Over the last week we have done a lot of walking, wandering through local straths, glens, farms, forests and along the shore discovering Scotland’s spectacular array of wildlife and delving into its great history.
On Monday we explored a beautiful route through Forestry commission woodland, past a loch, landing us in the wonderful Victorian village of Strathpeffer. Jonathan Willet challenged us to see (or hear) ten species of birds on the short walk and in no time at all we had coal, blue and great tits ticked off, soon followed by chaffinch, treecreeper, robin and wren. Towards the end, and to our delight, we heard calling crossbills, croaking crows, the drumming of a greater spotted woodpecker and a large flock of siskins fluttering between the trees. Following lunch, we ventured on whilst Jonathan tested our knowledge of the Victorian era and then further educated us on the history of the area.
With flowering wild flora scarce at the moment due to the time of year, Jonathan gave a detailed botany lecture, helping us to further our identification skills on everything we might see, from plants and trees to perennials. In the afternoon we were put to the test. Ben and Greg led us into our neighbouring forest – the Aigas Community Forest (ACF). ACF is owned by the local community who are looking to rebuild native woodland, and sustainably harvest their own timber through continuous cover forestry. The woodland is a great facility to see signs of fauna (we saw evidence of badger, fox, deer, squirrel and deer). Throughout the season we will be conducting surveys in the forest, looking in particular for nesting crested tits and crossbills.
Jeff Dymond (a local wildlife specialist of the Loch Ness area) joined us to Sika deer (get it? To ‘seek-a-deer’, ha-ha). But first we went in search for evidence of wild boar. Jeff took us to an area he has seen boar many times in his work. Although we didn’t spot any boar, we did stumble across hair that had been trapped in fencing and hoof prints. Moving on we went in search of Sika deer – a Japanese deer species that was introduced in the 1860s. Successful we were. In a small wooded area we came across a group of six.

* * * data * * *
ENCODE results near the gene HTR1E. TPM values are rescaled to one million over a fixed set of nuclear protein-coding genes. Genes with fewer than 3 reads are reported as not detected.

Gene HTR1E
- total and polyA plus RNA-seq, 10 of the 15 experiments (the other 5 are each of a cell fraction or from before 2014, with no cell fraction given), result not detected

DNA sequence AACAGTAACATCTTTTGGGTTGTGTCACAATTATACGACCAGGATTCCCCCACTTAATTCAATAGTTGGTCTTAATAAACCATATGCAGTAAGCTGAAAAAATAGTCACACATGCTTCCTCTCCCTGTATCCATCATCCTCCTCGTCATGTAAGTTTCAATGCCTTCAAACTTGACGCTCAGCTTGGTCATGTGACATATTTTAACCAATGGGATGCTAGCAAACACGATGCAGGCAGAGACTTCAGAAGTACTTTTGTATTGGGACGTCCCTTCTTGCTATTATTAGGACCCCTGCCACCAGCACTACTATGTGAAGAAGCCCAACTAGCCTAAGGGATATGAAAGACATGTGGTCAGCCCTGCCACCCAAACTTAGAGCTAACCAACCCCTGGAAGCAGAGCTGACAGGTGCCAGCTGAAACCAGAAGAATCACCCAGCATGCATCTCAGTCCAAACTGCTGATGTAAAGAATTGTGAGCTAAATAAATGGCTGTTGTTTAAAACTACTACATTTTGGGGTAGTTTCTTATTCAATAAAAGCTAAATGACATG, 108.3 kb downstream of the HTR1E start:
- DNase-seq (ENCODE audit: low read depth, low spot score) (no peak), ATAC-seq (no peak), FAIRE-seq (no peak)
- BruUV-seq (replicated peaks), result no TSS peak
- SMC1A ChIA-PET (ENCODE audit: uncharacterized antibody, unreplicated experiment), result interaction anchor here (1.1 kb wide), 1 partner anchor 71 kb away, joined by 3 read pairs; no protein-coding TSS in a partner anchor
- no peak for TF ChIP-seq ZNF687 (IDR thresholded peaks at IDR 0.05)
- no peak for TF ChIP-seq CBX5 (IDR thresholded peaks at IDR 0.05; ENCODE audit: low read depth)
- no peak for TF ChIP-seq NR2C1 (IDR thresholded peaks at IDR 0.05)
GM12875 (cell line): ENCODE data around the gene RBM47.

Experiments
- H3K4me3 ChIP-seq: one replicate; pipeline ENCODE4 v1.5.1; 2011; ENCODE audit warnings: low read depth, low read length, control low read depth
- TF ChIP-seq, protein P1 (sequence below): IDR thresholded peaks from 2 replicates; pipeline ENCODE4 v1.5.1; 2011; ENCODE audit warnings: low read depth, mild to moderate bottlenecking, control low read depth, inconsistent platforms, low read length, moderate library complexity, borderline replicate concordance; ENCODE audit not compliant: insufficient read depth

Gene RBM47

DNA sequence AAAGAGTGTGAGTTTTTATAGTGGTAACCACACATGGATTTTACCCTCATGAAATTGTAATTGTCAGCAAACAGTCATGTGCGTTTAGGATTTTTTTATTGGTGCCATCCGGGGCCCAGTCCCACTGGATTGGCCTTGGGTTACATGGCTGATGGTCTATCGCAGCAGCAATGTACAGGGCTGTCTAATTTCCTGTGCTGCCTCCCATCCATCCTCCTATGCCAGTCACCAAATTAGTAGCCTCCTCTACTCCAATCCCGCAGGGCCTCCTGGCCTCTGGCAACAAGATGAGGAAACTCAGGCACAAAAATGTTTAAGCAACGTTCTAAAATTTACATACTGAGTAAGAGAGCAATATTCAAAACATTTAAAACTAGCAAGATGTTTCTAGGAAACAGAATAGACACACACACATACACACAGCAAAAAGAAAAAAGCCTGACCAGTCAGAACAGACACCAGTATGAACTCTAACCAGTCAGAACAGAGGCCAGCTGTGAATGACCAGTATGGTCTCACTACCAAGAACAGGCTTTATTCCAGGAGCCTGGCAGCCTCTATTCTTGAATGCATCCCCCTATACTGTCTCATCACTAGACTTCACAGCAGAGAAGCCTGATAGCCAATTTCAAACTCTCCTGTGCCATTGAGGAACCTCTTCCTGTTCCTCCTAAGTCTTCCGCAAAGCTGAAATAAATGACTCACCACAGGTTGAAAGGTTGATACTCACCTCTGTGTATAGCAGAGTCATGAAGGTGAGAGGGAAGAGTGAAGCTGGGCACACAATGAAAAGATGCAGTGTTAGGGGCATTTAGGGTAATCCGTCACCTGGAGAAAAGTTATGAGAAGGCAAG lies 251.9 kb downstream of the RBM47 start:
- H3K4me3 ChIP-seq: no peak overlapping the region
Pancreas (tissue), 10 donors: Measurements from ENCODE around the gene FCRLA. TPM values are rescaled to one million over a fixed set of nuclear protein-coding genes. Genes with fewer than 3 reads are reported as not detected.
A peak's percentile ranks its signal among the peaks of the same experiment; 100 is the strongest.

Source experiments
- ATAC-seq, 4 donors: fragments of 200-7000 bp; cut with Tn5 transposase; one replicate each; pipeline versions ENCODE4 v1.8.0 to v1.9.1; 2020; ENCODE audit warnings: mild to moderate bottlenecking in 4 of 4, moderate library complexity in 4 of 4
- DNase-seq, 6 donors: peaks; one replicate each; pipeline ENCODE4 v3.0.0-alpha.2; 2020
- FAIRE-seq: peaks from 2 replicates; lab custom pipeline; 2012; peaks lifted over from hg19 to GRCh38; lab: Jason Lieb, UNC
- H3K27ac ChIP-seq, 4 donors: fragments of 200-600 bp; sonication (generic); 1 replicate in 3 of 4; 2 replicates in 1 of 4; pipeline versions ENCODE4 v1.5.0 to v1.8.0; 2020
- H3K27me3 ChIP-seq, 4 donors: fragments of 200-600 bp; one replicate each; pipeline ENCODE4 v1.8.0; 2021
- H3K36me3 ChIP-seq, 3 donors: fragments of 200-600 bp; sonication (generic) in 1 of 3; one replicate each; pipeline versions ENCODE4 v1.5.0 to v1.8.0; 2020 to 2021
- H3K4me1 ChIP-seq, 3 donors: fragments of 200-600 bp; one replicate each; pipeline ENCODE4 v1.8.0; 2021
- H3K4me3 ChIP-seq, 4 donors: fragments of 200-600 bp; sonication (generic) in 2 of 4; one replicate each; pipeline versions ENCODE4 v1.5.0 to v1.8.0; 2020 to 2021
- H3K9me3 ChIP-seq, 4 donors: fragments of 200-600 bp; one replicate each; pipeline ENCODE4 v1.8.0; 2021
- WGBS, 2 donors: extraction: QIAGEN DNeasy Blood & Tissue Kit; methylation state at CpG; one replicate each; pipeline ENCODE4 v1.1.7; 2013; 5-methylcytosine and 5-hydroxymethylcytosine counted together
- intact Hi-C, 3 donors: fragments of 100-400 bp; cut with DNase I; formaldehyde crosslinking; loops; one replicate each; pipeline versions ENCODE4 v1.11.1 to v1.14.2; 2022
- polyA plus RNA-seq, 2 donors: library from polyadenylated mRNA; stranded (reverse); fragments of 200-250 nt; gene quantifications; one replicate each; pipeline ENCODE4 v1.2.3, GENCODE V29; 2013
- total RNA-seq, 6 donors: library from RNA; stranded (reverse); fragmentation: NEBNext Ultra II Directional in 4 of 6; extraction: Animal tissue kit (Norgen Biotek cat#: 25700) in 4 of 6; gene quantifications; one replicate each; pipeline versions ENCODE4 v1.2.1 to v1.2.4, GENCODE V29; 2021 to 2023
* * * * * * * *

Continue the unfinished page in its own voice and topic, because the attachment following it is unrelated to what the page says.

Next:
Thursday brought winter weather, so we had a change of plans. Avoiding the wind, rain and snow we took to the shelter of a local mixed deciduous and coniferous woodland. The woodland scrub was covered with an array of mosses, lichens, ferns, shrubbery and even a couple of winter edible fungi – scarlet elf cup and velvet shank. As the weather improved we took to more open land. We ventured through farmland, heading towards the Beauly Firth. Along the way we saw greenfinch, siskin, greater spotted woodpecker, reed bunting and tree sparrow. At the shoreline we could see harbour (common) seal hauled on the sand, curlew, oystercatcher, redshank and a plethora of other waders.
In the evening Sir John lectured us on the topic of Balmorality and the ill-use of land through the history of man in the highlands – a great insight into Scotland’s history and its land use.
We ventured to a local glen to see ancient Caledonian pinewood. Along the way we saw many deer and a handful of goldeneye. After exploring the pine wood, we paused for lunch, sandwich in one hand and binoculars in the other, scanning the hillside for movement. A mixed flock of long-tailed tits, coal tits and redpoll fluttered in the branches above us and in the distance we watched stonechat flicking between rocks. After lunch we journeyed on. As we reached the end of the valley we stopped at a dam to discuss hydropower. During discussion we learnt a valuable lesson from a ranger rookie error – never leave the scope in the van. Soaring high above mountainous heights we could see ‘large birds’. We sent our fastest ranger back to the van and, upon their return, we caught a quick glimpse of three golden eagles (at least two of which were juveniles) as they disappeared into the distance.
Despite a consecutive few days of wet February weather, the Aigas ranger team remain full of enthusiasm, enthralled by another fantastic fauna-filled week. If you have signed up for an Aigas programme tell us what you are looking forward to.
For more information, or to book your week with us, visit the Programmes by Date page.